However people did move around in Winter, particularly within the Medieval Warm Period.
In France for example the fair of Lagny-sur-Marne began on the 2nd January. Which would have necessitated merchants and customers travelling to the site of the fair.
There are mentions of Winter Pilgrims even in England.

1 Like

But when the travellers really were stuck in the snow and barely survived, it was worth writing about.

As @loke said, nobody writes about a calm and regular winter.

But the trying not to die part is fairy interesting, in places with really cold and long winters where nothing could really grow, the only things needing to be done were to tend the animals and cook food, so the rest of the workforce on a farm essentially huddled together for warmth in their beds and entered a human analogue of hibernation.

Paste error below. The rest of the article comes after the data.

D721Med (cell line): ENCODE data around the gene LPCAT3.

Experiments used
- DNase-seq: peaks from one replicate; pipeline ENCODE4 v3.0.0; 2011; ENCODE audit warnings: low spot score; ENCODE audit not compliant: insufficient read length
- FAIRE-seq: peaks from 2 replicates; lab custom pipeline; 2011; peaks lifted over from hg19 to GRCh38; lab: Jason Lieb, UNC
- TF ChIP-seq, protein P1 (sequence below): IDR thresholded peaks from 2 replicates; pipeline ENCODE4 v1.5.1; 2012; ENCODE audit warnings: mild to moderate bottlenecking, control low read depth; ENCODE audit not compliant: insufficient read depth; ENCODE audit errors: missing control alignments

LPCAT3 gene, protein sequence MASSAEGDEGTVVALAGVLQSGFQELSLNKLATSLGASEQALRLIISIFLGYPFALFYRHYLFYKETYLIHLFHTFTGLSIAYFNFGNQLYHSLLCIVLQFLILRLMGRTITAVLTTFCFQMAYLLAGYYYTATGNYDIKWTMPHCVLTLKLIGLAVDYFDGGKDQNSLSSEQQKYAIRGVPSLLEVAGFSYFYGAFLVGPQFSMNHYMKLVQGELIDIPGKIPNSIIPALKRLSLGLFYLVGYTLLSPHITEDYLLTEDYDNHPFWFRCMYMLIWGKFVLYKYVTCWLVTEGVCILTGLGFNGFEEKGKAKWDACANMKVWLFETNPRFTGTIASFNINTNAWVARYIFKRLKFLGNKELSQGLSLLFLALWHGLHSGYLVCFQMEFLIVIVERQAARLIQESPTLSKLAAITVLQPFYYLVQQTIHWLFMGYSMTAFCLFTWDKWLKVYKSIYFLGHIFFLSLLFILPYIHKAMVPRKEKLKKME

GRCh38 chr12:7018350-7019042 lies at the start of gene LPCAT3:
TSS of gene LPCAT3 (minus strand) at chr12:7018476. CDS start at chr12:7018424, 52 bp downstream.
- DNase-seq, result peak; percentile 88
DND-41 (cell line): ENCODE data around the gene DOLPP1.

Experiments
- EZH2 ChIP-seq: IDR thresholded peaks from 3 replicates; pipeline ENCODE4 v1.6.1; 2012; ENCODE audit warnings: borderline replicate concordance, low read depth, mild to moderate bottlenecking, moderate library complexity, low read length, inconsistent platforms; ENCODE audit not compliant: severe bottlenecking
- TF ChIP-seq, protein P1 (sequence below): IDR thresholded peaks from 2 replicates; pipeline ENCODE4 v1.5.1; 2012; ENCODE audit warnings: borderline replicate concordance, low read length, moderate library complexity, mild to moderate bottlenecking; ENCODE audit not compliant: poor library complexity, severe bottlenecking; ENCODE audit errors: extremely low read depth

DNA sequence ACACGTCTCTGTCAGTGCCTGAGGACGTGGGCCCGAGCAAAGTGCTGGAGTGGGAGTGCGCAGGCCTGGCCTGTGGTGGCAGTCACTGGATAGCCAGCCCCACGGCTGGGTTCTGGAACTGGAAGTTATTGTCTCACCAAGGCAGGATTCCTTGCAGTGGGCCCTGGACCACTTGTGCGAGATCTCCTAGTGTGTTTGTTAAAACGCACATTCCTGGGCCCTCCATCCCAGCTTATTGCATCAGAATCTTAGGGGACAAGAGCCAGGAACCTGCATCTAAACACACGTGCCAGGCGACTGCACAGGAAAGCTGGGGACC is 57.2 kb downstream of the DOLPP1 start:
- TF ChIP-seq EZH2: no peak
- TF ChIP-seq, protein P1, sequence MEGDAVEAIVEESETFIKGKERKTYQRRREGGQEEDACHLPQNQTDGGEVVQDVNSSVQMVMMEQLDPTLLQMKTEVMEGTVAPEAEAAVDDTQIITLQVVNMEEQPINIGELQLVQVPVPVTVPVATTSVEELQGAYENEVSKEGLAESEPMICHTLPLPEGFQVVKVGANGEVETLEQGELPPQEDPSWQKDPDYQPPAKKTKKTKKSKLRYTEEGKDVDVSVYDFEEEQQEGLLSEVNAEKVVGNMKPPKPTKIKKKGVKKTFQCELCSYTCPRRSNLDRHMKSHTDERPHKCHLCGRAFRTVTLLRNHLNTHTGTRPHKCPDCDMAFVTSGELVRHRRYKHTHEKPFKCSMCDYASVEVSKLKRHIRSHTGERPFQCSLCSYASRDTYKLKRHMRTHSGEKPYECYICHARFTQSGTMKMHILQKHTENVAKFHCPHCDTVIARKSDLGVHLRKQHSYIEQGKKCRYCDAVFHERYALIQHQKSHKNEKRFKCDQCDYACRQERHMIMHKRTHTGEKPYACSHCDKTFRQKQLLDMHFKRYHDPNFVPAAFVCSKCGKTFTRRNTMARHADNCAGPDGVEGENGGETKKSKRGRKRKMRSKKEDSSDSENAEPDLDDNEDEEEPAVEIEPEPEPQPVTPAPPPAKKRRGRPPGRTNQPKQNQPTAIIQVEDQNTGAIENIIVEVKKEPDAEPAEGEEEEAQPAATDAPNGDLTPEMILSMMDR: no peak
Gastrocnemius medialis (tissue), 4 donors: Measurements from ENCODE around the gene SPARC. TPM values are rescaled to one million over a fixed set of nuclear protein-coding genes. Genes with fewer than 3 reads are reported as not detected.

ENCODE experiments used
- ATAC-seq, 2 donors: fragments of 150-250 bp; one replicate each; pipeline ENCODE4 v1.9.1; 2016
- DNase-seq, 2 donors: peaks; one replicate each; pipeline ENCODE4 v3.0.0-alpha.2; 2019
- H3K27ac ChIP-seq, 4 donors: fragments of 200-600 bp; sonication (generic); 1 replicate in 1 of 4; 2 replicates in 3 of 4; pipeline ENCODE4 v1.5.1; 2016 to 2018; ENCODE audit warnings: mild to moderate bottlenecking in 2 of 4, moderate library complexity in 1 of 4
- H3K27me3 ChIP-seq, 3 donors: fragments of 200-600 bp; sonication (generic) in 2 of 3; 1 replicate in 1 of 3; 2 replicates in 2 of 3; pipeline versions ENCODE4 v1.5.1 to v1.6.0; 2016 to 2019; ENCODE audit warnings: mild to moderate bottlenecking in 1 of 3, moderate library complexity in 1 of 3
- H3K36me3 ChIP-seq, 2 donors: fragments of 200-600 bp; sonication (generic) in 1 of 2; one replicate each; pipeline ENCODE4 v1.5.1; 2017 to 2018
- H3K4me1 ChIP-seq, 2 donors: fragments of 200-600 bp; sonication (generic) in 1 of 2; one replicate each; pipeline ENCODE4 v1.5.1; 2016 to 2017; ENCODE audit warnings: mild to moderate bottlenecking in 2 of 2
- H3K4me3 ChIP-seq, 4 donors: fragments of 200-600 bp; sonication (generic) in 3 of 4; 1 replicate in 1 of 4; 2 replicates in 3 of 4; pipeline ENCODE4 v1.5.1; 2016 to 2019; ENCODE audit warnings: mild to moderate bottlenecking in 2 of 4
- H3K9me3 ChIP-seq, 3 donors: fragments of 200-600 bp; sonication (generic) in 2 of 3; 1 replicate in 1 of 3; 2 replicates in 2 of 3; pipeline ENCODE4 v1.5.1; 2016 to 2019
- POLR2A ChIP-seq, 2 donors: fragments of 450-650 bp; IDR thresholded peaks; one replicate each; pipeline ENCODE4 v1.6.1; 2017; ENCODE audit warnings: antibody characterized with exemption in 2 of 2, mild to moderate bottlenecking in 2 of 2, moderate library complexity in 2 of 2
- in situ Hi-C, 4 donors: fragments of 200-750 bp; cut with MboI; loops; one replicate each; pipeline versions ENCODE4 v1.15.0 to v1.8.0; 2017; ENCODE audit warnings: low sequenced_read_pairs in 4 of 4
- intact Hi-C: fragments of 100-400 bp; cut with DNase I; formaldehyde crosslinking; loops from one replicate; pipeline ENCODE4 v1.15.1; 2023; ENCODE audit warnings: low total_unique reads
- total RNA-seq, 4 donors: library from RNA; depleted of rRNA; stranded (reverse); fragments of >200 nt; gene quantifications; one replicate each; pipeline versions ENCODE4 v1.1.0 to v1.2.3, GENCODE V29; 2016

As for my contribution to the actual thread, despite a lot being written mentioning the use of coinage, it was mostly restricted to the nobility and landowners. While a peasant would essentially get a wage, it was mostly paid in trade goods.

It has been said that without ham and cheese, much of northern Europe could have been settled. Ham and cheese is some of the very few foods that preserve across winter and don't need a fire to prepare for eating.

So don't expect a lot of fresh stuff in Winter meals

Don't forget turnips ...

even so, the principal source of nutrition is grains which also preserve well enough.